This module is a resource for lecturers


How is it done and who is involved?


In order to understand the phenomenon of illegal exploitation of wild flora, it is important to understand the variety of actors involved as well as the range of opportunities that exist to commit crime or engage in corruption that are embedded in each step of the supply chain.

Supply chain overview and actors involved

The following graphic shows the different stages of the supply chain of illegally exploited wild flora. It is important to note that figure 2 is a simplified version of the supply chain, as the specific steps will depend on the species being targeted, the location, the type of actors involved, etc. For example, when trafficking live specimens (i.e. cacti, orchids) there is no “processing” stage, as the live plants are transported directly from the harvesting point to the distributor or the consumer, whereas timber might undergo significant processing. At the same time, the supply chain is not as linear as depicted below and some steps might be repeated.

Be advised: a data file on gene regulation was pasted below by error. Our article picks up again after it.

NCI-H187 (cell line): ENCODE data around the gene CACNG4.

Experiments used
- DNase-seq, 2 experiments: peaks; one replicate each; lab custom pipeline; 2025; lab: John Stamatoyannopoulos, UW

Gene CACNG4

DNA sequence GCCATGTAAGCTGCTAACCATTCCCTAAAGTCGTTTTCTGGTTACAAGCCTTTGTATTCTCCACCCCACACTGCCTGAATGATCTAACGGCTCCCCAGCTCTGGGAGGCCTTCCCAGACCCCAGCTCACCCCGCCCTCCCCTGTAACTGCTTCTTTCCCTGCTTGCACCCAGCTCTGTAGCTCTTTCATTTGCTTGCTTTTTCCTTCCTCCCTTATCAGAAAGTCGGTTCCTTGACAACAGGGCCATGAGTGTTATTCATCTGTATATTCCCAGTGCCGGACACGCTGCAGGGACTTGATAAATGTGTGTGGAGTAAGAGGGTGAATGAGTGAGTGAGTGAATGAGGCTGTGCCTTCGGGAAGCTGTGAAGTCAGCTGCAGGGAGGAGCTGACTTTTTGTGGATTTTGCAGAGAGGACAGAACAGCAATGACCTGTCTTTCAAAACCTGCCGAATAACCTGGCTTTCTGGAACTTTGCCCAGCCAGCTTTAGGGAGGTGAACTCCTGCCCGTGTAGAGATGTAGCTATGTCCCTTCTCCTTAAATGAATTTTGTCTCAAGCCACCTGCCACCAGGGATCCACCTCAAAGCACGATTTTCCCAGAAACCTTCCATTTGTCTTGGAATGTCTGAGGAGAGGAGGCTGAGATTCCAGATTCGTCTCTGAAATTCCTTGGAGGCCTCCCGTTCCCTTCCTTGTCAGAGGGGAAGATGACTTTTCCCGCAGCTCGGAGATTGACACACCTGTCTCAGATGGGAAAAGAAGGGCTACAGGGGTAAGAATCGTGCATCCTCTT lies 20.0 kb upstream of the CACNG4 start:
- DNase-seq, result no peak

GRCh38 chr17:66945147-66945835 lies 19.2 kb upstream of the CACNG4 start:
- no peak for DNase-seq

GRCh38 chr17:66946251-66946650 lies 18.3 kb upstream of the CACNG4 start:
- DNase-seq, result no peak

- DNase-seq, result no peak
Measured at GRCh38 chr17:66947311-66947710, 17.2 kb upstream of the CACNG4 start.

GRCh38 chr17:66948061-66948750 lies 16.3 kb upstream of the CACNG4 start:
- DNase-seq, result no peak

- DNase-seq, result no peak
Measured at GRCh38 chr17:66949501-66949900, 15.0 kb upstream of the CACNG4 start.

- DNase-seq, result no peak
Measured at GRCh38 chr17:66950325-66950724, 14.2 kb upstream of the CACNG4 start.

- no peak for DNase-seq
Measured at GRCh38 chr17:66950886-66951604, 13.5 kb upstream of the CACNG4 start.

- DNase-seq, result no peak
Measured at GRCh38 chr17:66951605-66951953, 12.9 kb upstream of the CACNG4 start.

Figure 2 - Linear depiction of the supply chain of wild flora

The stages of the supply chain of wild flora contain:

  • Preparatory activities: Actions geared towards ensuring access to the location and the land where the flora is located, as well as to the tools and contacts needed to proceed with the harvest, transport and sale of the targeted flora. This may also include securing land use rights, certificates and permits
  • Harvest: Physical removal and extraction of the wild flora from its original habitat